I’ve read a lot of interviews with comedians, and there’s always one specific mentor in their life they point to that really changed their career. Who was that person for you?
Joyce Sloane, who was the old producer emeritus at Second City who passed in 2011, was a really important person to me. She gave me the piece of advice that I tell people whenever someone asks me what piece of advice makes the most difference for me. She said, “Any time you get on stage, you get better.” I remember having a conversation about what I wanted to do and I would just say, “Well, I want to work here.” She’d tell me if I wanted that to happen, I’d have to get on stage to get better. That’s been really important to me, because there are just some nights where you just can’t, and it just doesn’t really work that well. That’s OK, though, because you learned something from it and you got better. I know, personally, I was a good improviser when I first came here. But, doing this every night of the week, there is no comparison. Everyone gets so sharp doing this and doing it constantly. So, she was a big mentor in my life.
A lot of performers at Second City started out working around the office as hosts or in the box office. Did you ever have a job in the building while you were dreaming about one day making in to the stage?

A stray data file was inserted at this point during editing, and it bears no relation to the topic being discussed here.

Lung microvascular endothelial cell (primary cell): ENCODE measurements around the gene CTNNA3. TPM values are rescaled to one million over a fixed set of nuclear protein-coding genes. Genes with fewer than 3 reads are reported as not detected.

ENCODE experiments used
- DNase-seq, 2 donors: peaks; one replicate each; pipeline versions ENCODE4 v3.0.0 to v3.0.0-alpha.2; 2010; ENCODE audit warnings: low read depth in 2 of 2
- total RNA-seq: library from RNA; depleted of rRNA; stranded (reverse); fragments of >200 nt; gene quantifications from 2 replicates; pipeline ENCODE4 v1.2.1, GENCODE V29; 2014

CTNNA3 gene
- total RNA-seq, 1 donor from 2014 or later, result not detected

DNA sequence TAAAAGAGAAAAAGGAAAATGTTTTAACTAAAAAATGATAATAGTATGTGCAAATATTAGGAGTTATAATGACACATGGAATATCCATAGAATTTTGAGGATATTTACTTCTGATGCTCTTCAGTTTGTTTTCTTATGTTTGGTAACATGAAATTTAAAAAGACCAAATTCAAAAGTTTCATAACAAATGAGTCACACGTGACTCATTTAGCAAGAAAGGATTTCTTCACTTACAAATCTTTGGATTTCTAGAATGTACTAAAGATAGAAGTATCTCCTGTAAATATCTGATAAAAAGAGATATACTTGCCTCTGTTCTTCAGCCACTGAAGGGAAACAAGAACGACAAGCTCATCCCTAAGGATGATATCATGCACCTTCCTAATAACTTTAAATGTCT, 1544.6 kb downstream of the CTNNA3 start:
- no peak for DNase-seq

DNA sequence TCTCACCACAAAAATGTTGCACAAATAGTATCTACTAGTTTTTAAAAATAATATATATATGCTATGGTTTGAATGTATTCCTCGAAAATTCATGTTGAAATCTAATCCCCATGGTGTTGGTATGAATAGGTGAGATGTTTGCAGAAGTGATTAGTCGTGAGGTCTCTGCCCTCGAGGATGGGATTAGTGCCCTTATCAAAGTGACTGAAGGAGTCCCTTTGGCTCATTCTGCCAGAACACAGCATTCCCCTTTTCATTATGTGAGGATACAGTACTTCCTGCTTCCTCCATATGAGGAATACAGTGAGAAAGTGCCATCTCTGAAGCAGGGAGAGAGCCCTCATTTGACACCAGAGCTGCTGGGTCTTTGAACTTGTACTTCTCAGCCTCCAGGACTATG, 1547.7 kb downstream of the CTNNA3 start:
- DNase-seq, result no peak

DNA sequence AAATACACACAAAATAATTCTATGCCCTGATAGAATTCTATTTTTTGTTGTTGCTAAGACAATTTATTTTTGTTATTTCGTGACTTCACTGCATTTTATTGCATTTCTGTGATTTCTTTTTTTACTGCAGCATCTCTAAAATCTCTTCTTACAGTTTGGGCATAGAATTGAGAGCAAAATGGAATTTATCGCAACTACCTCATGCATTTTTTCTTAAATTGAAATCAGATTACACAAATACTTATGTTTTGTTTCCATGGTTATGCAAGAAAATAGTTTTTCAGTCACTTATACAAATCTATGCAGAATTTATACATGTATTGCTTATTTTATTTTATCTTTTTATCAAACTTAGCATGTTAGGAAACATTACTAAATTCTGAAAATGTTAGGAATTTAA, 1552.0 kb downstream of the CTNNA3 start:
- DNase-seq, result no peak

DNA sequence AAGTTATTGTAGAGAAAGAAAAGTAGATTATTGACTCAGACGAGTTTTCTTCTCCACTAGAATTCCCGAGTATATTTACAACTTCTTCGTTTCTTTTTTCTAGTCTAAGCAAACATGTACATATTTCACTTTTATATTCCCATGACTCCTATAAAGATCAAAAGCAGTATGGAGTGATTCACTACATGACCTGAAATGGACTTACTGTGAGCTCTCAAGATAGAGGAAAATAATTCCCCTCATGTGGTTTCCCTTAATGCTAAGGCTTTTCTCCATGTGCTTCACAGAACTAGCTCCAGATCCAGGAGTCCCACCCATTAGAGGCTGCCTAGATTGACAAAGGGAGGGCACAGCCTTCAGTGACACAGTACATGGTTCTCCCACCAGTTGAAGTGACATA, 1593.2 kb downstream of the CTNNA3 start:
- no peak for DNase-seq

I worked in the box office [at Second City] for two years, so being around comedy was really inspiring—being able to see it and knowing what it feels like here. I remember the first night I went in as an understudy on the Main Stage on a Saturday night and that feeling of people coming on a Saturday night to see the show and you’re in it is a hell of a feeling. I think being a part of it and seeing it definitely has a big impact. It definitely had a huge impact on me. Of course, being around the building is fun, but to a point. Eventually, you get to a point where you’re like, “Ok, I don’t want to shovel shit anymore.” For me, in the box office I was like, “I don’t want to talk on the phone everyday and answer the same questions every day about what the difference between Main Stage and ETC is.” For a while, though, I really, really enjoyed it, just because I liked being around all of this comedy. I remember I used to coming to work, even in the box office, I would think, “Ok, even if this is all that I do here, I’m just happy that this building was a part of my life.” The good thing about the job is that you’re here. And honestly, people see you. They recognize you when you go into an audition, like, “Oh that guy used to work here.” There is a long list of people who have worked in “hospitality’” positions here, who have gone on to do other things.’